Hearing for the deaf, seeing for the blind

Sarah Yonzan Giri never intended to become a sign-language expert. The wife of Nepal’s famous Panchayat-era prime minister, she was living in Bangalore in 2002 when she wandered into a class for sign language by chance.

“The room was silent, but there was a lot of animated signing going on,” Giri remembers. “They were shouting, but I could not hear them.”

She had found her life’s mission: advocacy of deaf rights. And recently, she has found that this passion extends to the rights of blind people as well. This has given her a unique vantage point from which she can compare the two worlds, and understand and articulate the unique needs of their inhabitants.

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Giri recalls her moment of epiphany: “I realised that I had been Deaf with a capital D, or culturally deaf. I could hear very well, but I was completely deaf to the unique language of the deaf community.” 

Back in Nepal, she started helping the deaf community organise art exhibitions, since the visible world is so important to those whose hearing is impaired. Every wall in Giri’s 3-storey house in Kathmandu is covered with works of deaf art — paintings that express the feelings and experiences of deaf people. 

In one painting, bells clang and bricks fall to one side of the canvass, while feathers float on the other, suggesting that for deaf people, loud sounds fall as gently as down.

Giri says deaf people want a channel of communication with the rest of the world, but for that they need proper schools where they can learn standardised sign languages. If not, they will be stuck with making improvised signs and communicating only with those close to them. 

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Every country has its own sign language – and learning at least standardised Nepali sign enables deaf people to communicate with others who know it in Nepal. It is best if they learn American sign too, which is quickly becoming the lingua franca for deaf people like English is for those who hear.

Giri herself is fluent in Nepali, Indian and American sign languages (each of which are completely different from each other) and communicates animatedly in all three. Her husband Tulsi Giri was always supportive of her work, but she took time off from it to care for him before his death in 2018.

One day after her husband passed away, Giri was walking along the Vishnumati when she heard a plaintive voice singing. “It was really strong and it touched my heart,” recalls Giri, who on following the sound to its source found the singer to be blind. 

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She invited him home, and along the way described everything to him: the roads, trees and buildings outside. Giri says she learnt then that sound is as important to the blind as visuals are to deaf people.

After working with people with two different types of disabilities, Giri has insights into their unique worlds. For example, the deaf have two names – one given by their parents which they may never have never heard and may not answer to, and one in sign language which they identify with. 

“Lighting is very important for deaf people. Something that normal people would see as mysterious dim light settings would not appeal to them, because they cannot sign and talk there,” she expalins.

It is just the opposite with blind people, where light is not important, but sound and touch is. When Giri brings her blind friends home, she describes everything to them — the colour of her living room, the texture of the table in front of them, what lies behind them or beside them.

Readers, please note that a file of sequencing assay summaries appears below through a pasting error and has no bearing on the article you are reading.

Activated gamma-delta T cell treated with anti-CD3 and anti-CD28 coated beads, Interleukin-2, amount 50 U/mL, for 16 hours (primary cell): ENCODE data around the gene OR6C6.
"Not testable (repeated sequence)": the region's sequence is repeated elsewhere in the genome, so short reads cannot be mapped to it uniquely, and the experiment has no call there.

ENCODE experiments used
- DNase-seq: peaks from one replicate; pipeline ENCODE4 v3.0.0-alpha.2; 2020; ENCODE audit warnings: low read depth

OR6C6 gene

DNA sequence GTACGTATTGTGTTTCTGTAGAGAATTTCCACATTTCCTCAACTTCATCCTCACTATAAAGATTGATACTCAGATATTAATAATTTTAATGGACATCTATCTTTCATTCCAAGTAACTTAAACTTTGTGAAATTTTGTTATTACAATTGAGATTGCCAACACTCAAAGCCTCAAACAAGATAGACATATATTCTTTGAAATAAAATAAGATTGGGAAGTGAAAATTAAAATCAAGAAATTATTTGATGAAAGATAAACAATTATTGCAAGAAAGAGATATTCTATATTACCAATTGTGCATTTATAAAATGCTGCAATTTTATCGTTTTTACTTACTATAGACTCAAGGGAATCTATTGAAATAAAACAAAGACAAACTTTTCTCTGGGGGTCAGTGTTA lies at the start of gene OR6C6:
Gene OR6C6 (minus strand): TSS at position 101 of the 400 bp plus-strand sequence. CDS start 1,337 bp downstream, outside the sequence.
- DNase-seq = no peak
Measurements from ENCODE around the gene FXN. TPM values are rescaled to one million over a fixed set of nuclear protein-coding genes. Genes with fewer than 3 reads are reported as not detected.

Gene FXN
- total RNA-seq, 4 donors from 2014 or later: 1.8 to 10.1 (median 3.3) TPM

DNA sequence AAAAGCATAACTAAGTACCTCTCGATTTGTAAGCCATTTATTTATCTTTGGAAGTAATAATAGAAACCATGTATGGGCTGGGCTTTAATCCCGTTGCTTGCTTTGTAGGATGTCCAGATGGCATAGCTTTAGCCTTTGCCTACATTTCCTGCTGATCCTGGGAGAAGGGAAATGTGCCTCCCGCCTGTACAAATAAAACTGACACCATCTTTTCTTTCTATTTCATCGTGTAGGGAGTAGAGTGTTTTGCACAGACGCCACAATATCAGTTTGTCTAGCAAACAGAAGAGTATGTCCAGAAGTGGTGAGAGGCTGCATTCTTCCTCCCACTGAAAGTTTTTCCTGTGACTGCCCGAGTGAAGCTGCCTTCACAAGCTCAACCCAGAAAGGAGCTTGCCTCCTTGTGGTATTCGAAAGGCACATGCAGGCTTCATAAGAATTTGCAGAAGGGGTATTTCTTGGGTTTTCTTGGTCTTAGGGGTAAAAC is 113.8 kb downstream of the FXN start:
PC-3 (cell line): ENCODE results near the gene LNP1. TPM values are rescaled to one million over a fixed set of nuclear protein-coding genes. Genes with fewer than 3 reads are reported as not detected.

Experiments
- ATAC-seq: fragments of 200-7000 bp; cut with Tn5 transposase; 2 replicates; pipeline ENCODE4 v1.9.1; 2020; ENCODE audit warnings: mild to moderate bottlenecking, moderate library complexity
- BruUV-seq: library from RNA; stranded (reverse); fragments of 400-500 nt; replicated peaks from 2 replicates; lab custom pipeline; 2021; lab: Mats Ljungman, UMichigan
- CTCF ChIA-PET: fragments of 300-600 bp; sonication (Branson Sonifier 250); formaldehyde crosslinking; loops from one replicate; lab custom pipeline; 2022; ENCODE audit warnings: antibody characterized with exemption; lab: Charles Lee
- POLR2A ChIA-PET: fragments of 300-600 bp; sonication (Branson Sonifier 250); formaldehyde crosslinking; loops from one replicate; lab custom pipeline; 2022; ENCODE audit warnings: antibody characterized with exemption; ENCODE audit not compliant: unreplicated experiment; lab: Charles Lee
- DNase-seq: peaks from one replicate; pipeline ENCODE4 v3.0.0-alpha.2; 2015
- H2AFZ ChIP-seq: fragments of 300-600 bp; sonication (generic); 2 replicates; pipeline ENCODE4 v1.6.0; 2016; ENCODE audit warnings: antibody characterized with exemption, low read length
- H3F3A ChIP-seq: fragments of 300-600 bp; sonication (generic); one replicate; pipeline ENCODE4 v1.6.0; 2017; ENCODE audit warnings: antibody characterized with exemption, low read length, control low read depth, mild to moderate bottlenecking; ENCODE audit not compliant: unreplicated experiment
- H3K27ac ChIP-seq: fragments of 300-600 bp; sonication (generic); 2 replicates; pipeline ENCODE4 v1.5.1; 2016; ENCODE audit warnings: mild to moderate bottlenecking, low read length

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She often takes blind friends on a walk to get them familiar with their surroundings because they may trip and fall in new places. “We can control things in familiar places, but the world is a live hazard for blind people,” she says. “We put construction materials on pavements, and sometimes street animals are lying around.”

Giri says she has learnt from the disabled community that they do not want to be just helped or pitied. They want to be contributing members of society.

Her fondest example is a recent outing to Raksha Nepal, an organisation that helps sexually exploited women, that she made with a band of musicians called Prayas, where all the musicians are blind. The visit was healing for both communities.

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Giri also helped organise an IT challenge with Bright Star Society, in partnership with hotel Yak and Yeti. Bright Star was founded by a blind friend Sushil Adhikari. Gautam Pokharel, the first blind person to pass the public service commission examinations and become a Nepal Telecom officer, won the challenge. Giri speaks with pride about these men and about many activist friends within the blind community.

“I admire the work of Shristi KC, who lost her eyesight late in life and now helps friends through the organisation Blind Rocks," she says. "Laxmi Nepal, Sanjiya Shrestha, and Sarita Lamichane work on empowering women and help protect them from gender-based violence. This thread of sensitivity, interest in human values and spiritual quest runs right across the community,” says Giri.

“The blind people often do not exercise correctly, because they cannot see how to do it. I want to give audio instructions for exercise for blind people, and am currently looking for open space in which to do so,” she says. 

With her rich immersion in these two contrasting worlds of experience, her sensitivity to difference, and her strong motivation to help, Giri is determined to do what she can to help Nepal’s deaf and blind people. 

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